The Value Of The Forehand Topspin Swing Volley
Tom Downs has coached on the WTA Tour and has worked with Rennae Stubbs, Elena Dementieva, Vera Dushevina, Sam Stosur and Laura Granville. He has also worked with many highly-ranked ITF and USTA junior players. He was the Head Pro and Director of Coaching at the Harold Solomon Tennis Institute in Fort Lauderdale, Florida.
Being able to build points and then finish at the net with efficient swing volleys is a must for a player wishing to make a living on the WTA Tour. It is true that bigger forehands equal shorter points, as the racquet speed on a forehand is greater than that of a backhand. The same can be said for forehand swing volleys. Players will run around their backhands and hit forehand swing volleys when they have the option to do so. They can generate great racquet head speed by using their whole body correctly, and for many players, it is a more natural and aggressive option than an overhead or a high forehand volley. Let’s take a detailed look at this shot, as it should be a vital part of every club players repertoire.
Grip, contact point and swing
Majority of players at all levels of tennis use the semi-western forehand grip. More players are starting to use a hybrid grip, meaning that their index base knuckle is positioned between an eastern and semi-western forehand grip. Justine Henin is a player who used this grip so effectively to execute forehands and topspin forehand swing volleys with. The western and eastern forehand grips can be used, but to really hit this shot with hard penetrating pace and topspin, the best grips are the semi-western and hybrid grips mentioned.
The important thing with the swing is to make sure that the hitting hand accelerates up and through the ball from an inside to out swing pattern from the slot, just the same as it does on a topspin forehand groundstroke. I see too many players trying to hit hard and flat forehand swing volleys with very little margin for error. If we take a look at any of the recent grand slam winners on the WTA Tour, we will see that at contact their racquet faces are slightly closed, as a result of them accelerating their hitting hands up the back of the ball. They may cover the ball slightly, but this indicates that there is enough hard topspin on their forehand swing volleys. We see that their forearms and wrists are pronating into the ball and their hands are incredibly loose and relaxed through the contact zone.
The common mistake that I see with players at many levels, is that they move up to the high floating ball and they turn their body and step back with their outside leg so that their body weight is going backward and this causes them to load the weight on the outside part of their outside leg. This means that the body momentum that is required to make this shot penetrating has been lost. Players need to move up to the ball and turn and load the weight on the inside part of their outside leg so that their body weight is centered, and they go forwards up and into the ball. Sometimes this mistake is caused by inefficient ball judgment or inefficient footwork but mostly it is just a bad habit, as I see players do this when they are in good position.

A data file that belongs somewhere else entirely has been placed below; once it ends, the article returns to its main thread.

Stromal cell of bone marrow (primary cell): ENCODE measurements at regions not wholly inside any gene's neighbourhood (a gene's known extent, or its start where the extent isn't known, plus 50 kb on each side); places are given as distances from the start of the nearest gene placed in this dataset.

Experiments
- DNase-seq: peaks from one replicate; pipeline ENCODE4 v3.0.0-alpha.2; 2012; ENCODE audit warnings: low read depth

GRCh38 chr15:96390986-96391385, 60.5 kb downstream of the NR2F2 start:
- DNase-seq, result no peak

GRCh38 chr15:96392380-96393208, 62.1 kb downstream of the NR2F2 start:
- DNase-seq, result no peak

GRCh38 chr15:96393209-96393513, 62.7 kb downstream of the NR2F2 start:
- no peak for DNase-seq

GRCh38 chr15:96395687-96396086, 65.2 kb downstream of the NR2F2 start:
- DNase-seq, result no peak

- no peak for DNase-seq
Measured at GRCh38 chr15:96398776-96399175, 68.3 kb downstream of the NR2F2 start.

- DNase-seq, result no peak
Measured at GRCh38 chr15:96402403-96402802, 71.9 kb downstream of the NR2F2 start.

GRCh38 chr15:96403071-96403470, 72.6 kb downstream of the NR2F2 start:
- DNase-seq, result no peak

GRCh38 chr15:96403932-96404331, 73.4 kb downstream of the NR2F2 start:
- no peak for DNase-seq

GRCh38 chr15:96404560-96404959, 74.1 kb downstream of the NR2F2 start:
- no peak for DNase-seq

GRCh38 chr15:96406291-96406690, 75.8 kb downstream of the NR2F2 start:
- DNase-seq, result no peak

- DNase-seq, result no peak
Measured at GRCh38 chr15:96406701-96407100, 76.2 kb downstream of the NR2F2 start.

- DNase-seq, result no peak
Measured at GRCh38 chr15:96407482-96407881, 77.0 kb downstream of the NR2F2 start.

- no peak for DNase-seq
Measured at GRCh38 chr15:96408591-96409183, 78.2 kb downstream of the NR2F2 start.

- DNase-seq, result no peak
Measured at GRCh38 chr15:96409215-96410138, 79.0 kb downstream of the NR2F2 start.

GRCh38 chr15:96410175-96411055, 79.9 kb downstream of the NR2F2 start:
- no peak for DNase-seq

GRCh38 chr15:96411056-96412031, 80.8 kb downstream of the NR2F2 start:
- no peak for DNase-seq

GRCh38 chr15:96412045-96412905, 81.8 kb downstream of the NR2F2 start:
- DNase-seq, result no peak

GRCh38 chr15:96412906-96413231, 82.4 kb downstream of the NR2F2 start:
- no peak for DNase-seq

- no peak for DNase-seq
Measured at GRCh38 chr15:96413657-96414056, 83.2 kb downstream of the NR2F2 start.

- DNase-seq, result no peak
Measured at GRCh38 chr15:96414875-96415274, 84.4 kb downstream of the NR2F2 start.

I believe that players should be able to execute this shot with neutral stances, semi-open stances, part open stances, and full open stances. We see Wozniacki, Muguruza and Halep as players who hit this shot very well off of all the stances. Knowing what stance to use for which type of ball is situational. When we have time, we can use either neutral or semi-open so that we get more body weight going into the shot toward our intended hitting target. We use open if we have to move a little further to our right to hit the shot, assuming the player is right-handed. If we intend to hit down the line and have time, I prefer the neutral stance, and if we have time to set our feet and we want to hit crosscourt, I prefer the semi-open or part open so that the hips and shoulders don’t get locked during the forward part of the swing.
When to use this shot?
The forehand topspin swing volley can be both a put away shot and a setup shot. After punishing the opposition with penetrating groundstrokes and eliciting a weak reply in the form of a high ball, we can move forward and hit the swing volley and look to finish the point. I do not have any general rules or guidelines as to where the majority of topspin swing volleys should be hit. However, I do believe that players should work on hitting this shot to deep to both corners and be able to execute angles. Players should work on hitting this shot from both the midcourt and short court areas. I also strongly suggest working on executing inside out and inside in topspin swing volleys.
A lot of players on the WTA Tour and a few on the ATP Tour actually prefer to hit the forehand topspin swing volley instead of an overhead. We see Wozniacki doing this a lot and on the men’s side, Andre Agassi came to mind. For these players, this shot is more natural and more comfortable.